The iridescence and colours that you see on butterflies and other insects result from nanoscale structures not pigment as was believed previously. From a news item on Azonano,
Insects’ colours and their iridescence (the ability to change colours depending on the angle) or their ability to appear metallic are determined by tiny nano-sized photonic structures (1 nanometre=10-9 m) which can be found in their cuticle. Scientists have focused on these biostructures to develop devices with light emitting properties that they have just presented in the journal Bioinspiration & Biomimetics.
A joint team of researchers from the State University of Pennsylvania and the Universidad Autonoma de Madrid have developed a new technique for replicating these structures. From another news item on Azonano about the same research,
Up to now, the methods used to replicate biostructures on a nanometric scale have been limited, often damaging the original biostructure because of the high temperatures and toxic, corrosive substances that were applied.
The new method uses a normal temperature and avoids toxins.
Potential uses for this material (if and when it comes to market) include covers that maximize solar light cell absorption and optical diffusers, as well as, other optically active structures. What I found most intriguing is that the scientists have replicated the colours and iridescence that we see on butterfly wings and insects. I would imagine then that these structures will be quite beautiful (assuming the materials retain those properties at sizes much larger than butterflies and insects) and the aesthetics could help to increase consumer interest in solar cells.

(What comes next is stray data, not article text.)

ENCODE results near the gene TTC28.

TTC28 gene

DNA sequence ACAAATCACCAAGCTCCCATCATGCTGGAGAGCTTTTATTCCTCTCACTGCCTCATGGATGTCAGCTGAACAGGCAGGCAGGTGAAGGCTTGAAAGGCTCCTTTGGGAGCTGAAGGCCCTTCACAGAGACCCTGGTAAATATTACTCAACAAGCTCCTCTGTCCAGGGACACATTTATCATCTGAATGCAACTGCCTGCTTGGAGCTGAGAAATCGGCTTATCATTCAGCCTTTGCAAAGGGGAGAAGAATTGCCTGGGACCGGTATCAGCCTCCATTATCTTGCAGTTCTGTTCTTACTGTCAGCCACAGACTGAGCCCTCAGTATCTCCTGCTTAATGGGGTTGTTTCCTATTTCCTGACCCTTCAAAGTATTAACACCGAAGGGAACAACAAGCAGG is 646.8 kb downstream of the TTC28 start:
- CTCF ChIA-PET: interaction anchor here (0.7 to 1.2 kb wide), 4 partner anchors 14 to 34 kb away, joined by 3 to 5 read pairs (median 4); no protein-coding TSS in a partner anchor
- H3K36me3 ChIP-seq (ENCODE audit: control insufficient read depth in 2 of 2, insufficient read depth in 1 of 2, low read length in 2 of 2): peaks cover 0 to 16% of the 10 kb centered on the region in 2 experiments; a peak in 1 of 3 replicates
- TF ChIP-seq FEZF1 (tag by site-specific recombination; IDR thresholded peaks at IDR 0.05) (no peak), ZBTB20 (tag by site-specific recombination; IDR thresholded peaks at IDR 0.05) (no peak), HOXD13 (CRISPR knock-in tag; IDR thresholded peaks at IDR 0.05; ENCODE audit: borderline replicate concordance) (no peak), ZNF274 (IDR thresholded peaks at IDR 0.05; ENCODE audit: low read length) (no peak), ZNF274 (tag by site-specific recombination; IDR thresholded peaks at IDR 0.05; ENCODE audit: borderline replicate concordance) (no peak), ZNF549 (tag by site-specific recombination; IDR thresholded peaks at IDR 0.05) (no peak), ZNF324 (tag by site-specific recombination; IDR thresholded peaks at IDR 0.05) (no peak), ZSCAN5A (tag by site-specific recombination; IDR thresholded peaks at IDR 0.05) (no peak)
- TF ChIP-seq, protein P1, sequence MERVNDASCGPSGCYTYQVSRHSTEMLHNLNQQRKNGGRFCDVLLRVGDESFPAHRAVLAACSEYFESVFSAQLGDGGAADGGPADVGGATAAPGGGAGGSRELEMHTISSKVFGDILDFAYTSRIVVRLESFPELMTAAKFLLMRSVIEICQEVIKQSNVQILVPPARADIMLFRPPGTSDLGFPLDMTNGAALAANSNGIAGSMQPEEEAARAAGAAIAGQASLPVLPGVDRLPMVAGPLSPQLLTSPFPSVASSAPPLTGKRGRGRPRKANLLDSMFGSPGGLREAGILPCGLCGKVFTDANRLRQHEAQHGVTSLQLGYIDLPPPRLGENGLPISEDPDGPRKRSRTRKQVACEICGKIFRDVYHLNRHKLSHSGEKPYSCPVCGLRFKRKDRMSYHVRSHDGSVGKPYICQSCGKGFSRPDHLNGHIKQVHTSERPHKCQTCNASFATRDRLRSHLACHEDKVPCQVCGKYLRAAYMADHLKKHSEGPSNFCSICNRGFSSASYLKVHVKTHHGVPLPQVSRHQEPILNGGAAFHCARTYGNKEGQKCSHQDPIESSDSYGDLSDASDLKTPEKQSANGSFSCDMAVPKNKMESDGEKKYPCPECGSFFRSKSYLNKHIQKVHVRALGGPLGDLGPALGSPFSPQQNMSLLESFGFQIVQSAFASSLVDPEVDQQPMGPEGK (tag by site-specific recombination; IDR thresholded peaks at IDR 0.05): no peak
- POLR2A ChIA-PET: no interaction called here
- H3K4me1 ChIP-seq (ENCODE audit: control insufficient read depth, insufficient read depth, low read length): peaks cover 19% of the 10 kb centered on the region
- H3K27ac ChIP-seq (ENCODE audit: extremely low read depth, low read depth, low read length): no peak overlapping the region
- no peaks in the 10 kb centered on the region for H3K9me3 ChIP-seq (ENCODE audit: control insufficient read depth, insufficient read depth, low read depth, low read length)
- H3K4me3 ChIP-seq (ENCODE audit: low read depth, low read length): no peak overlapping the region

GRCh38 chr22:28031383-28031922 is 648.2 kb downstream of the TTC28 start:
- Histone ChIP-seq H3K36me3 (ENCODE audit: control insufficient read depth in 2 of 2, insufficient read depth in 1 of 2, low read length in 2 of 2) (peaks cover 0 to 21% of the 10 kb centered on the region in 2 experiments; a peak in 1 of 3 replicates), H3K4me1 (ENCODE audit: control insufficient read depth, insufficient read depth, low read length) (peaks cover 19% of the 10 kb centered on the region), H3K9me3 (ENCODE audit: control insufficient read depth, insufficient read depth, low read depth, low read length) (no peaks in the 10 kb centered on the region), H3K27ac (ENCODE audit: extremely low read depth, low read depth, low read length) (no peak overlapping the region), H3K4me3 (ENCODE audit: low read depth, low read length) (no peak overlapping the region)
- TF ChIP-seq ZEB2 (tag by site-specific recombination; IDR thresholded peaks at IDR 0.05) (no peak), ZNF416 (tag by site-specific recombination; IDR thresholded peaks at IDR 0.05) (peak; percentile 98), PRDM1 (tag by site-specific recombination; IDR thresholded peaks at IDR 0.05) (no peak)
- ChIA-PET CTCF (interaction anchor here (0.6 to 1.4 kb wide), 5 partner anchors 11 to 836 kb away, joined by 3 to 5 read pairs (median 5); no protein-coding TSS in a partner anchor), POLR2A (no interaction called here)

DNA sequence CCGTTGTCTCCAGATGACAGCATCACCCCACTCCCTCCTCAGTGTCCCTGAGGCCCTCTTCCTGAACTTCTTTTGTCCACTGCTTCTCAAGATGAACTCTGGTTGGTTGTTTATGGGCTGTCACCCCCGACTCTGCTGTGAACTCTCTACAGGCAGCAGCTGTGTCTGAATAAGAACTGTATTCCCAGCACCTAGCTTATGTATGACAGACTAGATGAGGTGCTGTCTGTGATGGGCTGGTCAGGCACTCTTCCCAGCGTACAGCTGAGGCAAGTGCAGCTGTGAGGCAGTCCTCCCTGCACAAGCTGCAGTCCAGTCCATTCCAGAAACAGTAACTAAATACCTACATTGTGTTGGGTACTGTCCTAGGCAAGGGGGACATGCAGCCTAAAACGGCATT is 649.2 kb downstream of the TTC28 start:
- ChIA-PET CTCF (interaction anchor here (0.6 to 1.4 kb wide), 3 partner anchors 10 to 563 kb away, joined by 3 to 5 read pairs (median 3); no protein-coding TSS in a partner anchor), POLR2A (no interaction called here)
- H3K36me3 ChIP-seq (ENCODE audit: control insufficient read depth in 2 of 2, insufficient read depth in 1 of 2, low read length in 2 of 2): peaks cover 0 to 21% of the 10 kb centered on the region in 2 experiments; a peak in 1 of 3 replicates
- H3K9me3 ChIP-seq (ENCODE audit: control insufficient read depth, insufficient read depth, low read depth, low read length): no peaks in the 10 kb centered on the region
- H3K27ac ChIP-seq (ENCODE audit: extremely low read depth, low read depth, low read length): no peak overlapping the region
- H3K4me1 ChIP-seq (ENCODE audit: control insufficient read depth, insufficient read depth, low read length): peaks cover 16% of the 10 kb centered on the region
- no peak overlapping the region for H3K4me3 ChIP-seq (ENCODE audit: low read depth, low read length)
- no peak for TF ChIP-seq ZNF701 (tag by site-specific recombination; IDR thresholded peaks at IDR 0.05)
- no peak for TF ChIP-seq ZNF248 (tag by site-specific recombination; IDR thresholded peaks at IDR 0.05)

There’s an interesting article (Canada strikes nanotech gold) in Canadian Business by Rosie Lombardi about FP Innovations and a new material, NanoCrystalline Cellulose, which the company is readying for the market. I suspect FP could stand for ‘forest products although I couldn’t confirm it from viewing their website although the company tag line is highly suggestive, Creating forest sector solutions.
From the article,
Although the concept of NCC has been around for decades and its source — any kind of tree — is abundant, Berry and his team have cracked the code in developing a process to produce large-scale quantities economically.
NCC has many unusual properties, in addition to having all the biodegradable attributes associated with its cellulose source. Materials scientists are in awe of NCC’s extraordinary potential due to its strength, optical properties, conductivity, reactivity, self-assembling, anti-microbial, self-cleaning and bio-compatibility characteristics. “NCC is beautiful,” says Orlando Rojas, chair of the American Chemical Society.
Design plans for a plant have been developed by NORAM Engineering + Constructors, a Vancouver-based company, and three Canadian forestry companies are currently vying for the right to host the federally-funded facility (competition results should be announced by the end of 2009).
Why all the excitement from forest companies? From the article,
But it’s hard-nosed economic imperatives, not just green goodwill, that are driving the battered forestry sector to pour millions into research for new products that may ensure its survival.